UB’s spat with Dutch brewing giant Heineken B.V is still unresolved. The Dutch brewer inherited a 37.5 per cent stake in UB when it along with Carlsberg of Denmark bought out British brewer Scottish & Newcastle (S&N), which is Mallya’s joint venture partner in UB (with each owning 37.5 per cent). The bone of contention between the two is Heineken directly competes with UB’s Kingfisher through APB’s brands such as Tiger and Baron. UB had, as per its earlier agreement, granted certain special privileges to S&N. The same, it now argues, do not automatically pass on to Heineken. “The earlier shareholder agreement was specifically restricted to the parties in that agreement. It has to be redrafted now. We want to give time to Heineken to resolve matters internally,’’ says Ravi Nedungadi, CFO, UB Group.
Mallya’s team in the Indian Premier League, the Bangalore Royal Challengers—a wholly-owned subsidiary of USL and for whose franchise rights Mallya paid Rs 446 crore—is estimated by analysts to be valued at Rs 700 crore. Mallya says he is in no hurry to unlock value. “The team will have a far better second season than the first.”
Heavy, heavy fuel
Are punitive state taxes on ATF killing the industry?
When Maharashtra Chief Minister Vilasrao Deshmukh suggested to Vijay Mallya a few months ago, that he operate flights to Tier-II cities in Maharashtra, the aviation baron politely declined. Mallya clearly wasn’t inclined to oblige governments unless they bailed out the aviation sector from state levies—that average 25 per cent—he calls “punitive”. It’s these levies that are breaking the back of the Indian aviation industry, argues Mallya. According to some estimates, India’s airlines are expected to end the year with combined losses of about Rs 10,000 crore (approx. $2 billion), up from $1 billion a year ago.
In the recent past, global crude prices have slid from a high of $147 a barrel in July to $50 currently. Whilst that’s solace for the industry, it doesn’t mean that the airlines are in clover. For one, the rupee itself has fallen to Rs 50, making imports costlier.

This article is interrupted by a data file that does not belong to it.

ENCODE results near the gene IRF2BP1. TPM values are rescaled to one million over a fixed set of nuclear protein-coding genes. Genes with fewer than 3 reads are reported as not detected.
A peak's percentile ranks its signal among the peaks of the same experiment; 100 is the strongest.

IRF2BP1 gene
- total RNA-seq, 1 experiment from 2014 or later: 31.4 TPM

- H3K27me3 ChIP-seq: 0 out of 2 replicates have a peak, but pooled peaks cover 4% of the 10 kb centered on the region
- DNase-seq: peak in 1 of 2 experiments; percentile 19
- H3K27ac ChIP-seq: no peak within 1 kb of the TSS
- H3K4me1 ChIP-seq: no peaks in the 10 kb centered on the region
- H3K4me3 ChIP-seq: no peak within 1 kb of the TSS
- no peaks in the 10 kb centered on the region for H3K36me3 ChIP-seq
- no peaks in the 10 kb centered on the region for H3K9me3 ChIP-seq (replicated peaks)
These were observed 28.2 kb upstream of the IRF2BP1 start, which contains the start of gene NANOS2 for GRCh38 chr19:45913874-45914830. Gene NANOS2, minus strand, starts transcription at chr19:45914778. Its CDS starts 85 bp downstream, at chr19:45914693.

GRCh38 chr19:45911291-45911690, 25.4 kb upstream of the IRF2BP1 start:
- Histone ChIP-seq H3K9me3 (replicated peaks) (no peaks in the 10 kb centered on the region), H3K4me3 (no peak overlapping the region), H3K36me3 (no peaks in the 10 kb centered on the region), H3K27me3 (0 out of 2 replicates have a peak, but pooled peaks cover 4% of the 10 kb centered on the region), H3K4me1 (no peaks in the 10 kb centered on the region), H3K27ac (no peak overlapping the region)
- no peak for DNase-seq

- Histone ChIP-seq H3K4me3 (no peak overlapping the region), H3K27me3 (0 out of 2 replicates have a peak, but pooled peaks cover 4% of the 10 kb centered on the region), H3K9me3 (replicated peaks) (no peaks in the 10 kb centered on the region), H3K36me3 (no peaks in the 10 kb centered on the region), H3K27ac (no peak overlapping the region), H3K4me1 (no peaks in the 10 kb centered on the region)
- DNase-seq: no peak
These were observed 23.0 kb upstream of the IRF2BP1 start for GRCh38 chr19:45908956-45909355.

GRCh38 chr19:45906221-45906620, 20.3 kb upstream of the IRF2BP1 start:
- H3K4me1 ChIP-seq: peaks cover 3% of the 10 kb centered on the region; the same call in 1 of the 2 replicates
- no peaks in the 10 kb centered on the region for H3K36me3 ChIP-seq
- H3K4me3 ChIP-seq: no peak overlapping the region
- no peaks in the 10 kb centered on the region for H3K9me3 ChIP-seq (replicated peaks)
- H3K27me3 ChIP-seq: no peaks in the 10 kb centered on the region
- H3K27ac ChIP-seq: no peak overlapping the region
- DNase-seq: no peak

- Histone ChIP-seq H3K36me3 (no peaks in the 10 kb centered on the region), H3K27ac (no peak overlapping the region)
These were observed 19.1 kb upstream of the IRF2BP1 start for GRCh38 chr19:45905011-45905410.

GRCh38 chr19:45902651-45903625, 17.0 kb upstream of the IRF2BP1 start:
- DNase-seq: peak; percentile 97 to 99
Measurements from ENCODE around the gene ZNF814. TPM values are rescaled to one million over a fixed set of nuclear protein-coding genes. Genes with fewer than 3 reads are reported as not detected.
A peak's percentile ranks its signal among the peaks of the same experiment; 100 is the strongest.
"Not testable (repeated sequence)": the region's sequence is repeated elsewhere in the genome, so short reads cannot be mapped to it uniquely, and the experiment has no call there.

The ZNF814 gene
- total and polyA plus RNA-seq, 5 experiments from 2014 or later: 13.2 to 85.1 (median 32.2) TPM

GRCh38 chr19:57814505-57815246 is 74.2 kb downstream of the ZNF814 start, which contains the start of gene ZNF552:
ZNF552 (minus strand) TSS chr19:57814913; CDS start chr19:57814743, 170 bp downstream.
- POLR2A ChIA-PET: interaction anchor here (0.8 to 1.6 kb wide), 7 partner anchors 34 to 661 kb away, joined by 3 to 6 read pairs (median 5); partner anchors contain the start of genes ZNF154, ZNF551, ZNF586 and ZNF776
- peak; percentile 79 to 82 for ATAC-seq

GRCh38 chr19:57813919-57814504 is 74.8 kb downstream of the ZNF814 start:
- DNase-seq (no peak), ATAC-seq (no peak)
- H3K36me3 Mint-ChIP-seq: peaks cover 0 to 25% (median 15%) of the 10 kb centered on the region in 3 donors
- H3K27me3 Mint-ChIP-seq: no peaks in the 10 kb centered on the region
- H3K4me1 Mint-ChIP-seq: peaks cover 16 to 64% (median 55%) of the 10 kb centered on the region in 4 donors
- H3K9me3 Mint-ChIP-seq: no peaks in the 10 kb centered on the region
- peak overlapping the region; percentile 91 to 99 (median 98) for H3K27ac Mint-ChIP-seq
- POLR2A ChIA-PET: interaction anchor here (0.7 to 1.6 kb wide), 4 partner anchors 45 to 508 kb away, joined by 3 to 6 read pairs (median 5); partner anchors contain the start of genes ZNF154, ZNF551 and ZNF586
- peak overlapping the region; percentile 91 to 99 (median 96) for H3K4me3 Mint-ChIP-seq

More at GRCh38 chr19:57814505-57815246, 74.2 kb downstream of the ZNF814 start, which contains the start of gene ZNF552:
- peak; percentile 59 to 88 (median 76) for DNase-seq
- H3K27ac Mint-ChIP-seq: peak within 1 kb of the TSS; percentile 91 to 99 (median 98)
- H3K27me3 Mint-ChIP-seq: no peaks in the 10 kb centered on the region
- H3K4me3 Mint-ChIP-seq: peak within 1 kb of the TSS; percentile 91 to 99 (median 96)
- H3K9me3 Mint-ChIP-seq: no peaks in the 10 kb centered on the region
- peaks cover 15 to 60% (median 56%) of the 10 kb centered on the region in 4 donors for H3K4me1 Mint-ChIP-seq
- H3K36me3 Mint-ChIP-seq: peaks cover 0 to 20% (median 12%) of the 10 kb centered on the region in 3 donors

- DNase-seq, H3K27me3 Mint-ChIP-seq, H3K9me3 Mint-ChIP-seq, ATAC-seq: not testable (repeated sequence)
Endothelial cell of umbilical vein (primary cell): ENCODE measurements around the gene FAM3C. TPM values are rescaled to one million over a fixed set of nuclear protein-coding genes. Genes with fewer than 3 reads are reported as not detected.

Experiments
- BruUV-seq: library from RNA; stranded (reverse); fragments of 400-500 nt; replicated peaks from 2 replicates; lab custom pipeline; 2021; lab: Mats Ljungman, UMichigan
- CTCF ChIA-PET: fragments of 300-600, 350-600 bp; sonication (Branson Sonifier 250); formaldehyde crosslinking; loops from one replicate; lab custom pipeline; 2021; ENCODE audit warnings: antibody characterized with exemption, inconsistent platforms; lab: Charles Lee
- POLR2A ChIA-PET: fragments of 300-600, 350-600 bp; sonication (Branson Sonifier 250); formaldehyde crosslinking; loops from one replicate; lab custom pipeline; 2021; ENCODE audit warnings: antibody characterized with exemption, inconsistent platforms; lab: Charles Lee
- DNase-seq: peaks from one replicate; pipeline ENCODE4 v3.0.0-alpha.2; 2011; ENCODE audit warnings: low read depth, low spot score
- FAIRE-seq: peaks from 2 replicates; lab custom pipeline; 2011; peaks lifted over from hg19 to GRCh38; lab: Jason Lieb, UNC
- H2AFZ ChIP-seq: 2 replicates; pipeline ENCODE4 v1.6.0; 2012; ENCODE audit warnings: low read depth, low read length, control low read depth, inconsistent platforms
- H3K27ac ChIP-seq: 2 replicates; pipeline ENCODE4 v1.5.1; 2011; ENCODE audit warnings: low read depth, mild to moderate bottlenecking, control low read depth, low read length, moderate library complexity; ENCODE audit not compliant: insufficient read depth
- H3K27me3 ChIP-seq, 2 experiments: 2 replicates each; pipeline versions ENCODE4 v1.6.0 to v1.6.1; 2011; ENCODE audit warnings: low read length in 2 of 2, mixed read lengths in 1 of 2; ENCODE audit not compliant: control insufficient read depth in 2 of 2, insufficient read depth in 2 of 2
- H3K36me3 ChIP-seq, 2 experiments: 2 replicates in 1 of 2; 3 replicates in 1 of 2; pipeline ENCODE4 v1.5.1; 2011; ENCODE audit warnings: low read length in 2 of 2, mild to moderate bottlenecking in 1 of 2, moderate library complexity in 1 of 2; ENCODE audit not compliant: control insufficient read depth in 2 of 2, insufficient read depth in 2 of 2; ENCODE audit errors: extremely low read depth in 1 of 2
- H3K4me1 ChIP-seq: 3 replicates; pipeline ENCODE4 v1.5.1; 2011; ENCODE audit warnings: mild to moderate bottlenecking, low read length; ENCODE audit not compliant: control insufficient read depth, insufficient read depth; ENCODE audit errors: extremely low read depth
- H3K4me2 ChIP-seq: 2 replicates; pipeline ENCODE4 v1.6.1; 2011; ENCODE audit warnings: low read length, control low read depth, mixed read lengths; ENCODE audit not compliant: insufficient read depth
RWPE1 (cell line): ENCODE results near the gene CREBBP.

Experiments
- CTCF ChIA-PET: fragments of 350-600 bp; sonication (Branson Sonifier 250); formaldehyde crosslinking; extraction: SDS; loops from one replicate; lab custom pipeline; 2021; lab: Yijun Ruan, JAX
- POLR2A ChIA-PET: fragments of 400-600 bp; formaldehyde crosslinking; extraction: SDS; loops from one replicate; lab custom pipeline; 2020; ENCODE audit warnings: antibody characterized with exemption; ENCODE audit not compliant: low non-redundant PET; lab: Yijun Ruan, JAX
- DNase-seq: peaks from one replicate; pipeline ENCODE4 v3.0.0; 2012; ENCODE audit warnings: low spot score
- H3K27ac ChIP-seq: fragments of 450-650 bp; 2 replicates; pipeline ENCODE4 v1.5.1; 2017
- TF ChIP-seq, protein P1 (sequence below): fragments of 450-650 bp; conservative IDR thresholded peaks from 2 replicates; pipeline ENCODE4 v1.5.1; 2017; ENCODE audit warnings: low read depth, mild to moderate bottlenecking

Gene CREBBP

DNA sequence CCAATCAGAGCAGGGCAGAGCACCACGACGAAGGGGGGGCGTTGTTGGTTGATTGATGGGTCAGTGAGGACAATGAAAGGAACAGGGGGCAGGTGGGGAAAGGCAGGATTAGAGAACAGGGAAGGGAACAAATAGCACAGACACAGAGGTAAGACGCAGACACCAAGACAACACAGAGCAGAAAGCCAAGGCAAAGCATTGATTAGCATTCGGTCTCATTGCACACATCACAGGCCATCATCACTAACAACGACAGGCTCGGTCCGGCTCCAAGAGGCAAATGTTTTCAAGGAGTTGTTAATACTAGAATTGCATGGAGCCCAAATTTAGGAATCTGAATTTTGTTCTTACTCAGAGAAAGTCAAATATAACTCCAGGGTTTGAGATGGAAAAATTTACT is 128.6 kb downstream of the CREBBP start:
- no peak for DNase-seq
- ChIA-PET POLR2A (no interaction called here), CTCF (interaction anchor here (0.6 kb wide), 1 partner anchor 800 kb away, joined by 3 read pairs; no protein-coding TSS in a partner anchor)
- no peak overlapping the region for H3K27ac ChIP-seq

As import duty on ATF has been abolished from November 1, airlines pay an excise duty of 8 per cent. On top of this, states collect levies between 25 and 33 per cent on ATF. Only Kerala and Andhra Pradesh have sales tax rates of 4 per cent on ATF, effective April 1, 2008. Maharashtra, too, has extended a similar relief, but outside Mumbai and Pune. So, effectively it means nothing to airlines as over 90 per cent of flights in that state take off from these two centres.
Civil Aviation Minister Praful Patel has been arguing the aviation sector’s case and had said ATF prices in India are 70 per cent higher than the international benchmark. The Centre is seeing if it can bring ATF under declared goods. Once the Centre notifies a commodity as declared goods, the maximum sales tax or valueadded tax that a state can levy is 4 per cent. The Centre notifies a commodity as declared goods if it is found to be of special importance in inter-state trade or commerce. For instance, ATF used in aircraft with a maximum take-off mass of less than 40,000 kg, operated by scheduled airlines, was recently notified as declared goods as these aircraft are doing a service in connecting distant parts of India.
A commercial taxes official in Bangalore, not willing to be identified, says they have strong reasons not to agree with the demand for a 4 per cent uniform sales tax. The government cannot cut taxes on ATF when others continue to pay an effective tax of 26 per cent on diesel. “How can we subsidise air travellers when people who use buses are absorbing high taxes on diesel,” wonders the official.
But Karnataka Home Minister V.S. Acharya, who represents the state on the Empowered Committee of State Finance Ministers, believes cut in levies will stimulate growth in traffic volumes as air schedules have drastically come down in the last few months. He, however, adds that Karnataka is sticking to the present rate as it does not want to deviate from the suggested rate. That’s not good news for Mallya and other operators of Airbus and Boeing aircraft.